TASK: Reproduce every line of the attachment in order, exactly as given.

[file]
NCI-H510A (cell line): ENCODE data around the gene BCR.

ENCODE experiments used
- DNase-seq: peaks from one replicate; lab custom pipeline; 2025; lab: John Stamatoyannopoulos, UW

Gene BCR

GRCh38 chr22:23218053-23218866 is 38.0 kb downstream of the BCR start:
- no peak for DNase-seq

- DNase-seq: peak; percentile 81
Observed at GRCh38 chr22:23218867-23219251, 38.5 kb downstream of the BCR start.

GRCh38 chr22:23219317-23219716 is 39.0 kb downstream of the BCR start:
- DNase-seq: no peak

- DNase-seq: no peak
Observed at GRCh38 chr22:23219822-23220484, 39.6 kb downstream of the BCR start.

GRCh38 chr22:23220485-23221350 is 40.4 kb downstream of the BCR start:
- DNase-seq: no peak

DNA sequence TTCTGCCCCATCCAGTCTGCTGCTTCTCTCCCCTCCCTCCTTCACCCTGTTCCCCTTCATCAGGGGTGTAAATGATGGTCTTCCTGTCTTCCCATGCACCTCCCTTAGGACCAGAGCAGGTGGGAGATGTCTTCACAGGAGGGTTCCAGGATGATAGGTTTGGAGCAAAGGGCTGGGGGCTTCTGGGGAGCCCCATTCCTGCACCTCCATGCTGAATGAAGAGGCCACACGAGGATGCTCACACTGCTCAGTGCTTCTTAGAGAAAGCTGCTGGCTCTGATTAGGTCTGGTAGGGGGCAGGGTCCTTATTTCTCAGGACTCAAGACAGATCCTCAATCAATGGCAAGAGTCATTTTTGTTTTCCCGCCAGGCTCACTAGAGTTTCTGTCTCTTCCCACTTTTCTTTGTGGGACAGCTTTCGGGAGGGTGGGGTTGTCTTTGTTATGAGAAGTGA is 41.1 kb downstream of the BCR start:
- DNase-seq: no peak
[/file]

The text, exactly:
NCI-H510A (cell line): ENCODE data around the gene BCR.

ENCODE experiments used
- DNase-seq: peaks from one replicate; lab custom pipeline; 2025; lab: John Stamatoyannopoulos, UW

Gene BCR

GRCh38 chr22:23218053-23218866 is 38.0 kb downstream of the BCR start:
- no peak for DNase-seq

- DNase-seq: peak; percentile 81
Observed at GRCh38 chr22:23218867-23219251, 38.5 kb downstream of the BCR start.

GRCh38 chr22:23219317-23219716 is 39.0 kb downstream of the BCR start:
- DNase-seq: no peak

- DNase-seq: no peak
Observed at GRCh38 chr22:23219822-23220484, 39.6 kb downstream of the BCR start.

GRCh38 chr22:23220485-23221350 is 40.4 kb downstream of the BCR start:
- DNase-seq: no peak

DNA sequence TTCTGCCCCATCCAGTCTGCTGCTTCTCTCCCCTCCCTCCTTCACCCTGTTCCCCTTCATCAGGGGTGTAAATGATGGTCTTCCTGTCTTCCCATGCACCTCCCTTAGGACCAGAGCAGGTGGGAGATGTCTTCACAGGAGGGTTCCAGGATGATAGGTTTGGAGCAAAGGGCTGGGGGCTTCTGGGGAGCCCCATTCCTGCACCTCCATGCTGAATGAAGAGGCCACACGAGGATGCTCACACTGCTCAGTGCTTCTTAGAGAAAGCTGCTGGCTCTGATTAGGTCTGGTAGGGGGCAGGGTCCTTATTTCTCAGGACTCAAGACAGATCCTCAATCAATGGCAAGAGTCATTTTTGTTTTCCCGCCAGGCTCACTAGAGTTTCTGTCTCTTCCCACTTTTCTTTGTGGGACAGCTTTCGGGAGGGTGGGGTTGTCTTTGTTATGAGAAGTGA is 41.1 kb downstream of the BCR start:
- DNase-seq: no peak